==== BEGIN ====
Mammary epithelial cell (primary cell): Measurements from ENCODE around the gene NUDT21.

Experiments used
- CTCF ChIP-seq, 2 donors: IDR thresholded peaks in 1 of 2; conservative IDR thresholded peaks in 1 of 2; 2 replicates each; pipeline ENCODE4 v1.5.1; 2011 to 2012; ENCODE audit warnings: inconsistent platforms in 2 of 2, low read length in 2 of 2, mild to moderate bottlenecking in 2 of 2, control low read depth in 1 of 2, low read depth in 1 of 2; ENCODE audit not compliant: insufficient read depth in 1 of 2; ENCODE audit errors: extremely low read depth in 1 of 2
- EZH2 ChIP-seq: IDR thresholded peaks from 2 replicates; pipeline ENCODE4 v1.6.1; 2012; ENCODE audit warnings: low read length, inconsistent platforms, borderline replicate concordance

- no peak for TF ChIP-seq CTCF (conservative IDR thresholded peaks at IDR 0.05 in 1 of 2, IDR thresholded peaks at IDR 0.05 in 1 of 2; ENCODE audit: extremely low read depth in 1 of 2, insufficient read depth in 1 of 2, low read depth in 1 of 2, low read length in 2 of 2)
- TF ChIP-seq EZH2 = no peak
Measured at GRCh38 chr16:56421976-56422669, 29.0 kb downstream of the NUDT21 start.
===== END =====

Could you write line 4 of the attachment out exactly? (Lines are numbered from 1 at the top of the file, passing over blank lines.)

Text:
- EZH2 ChIP-seq: IDR thresholded peaks from 2 replicates; pipeline ENCODE4 v1.6.1; 2012; ENCODE audit warnings: low read length, inconsistent platforms, borderline replicate concordance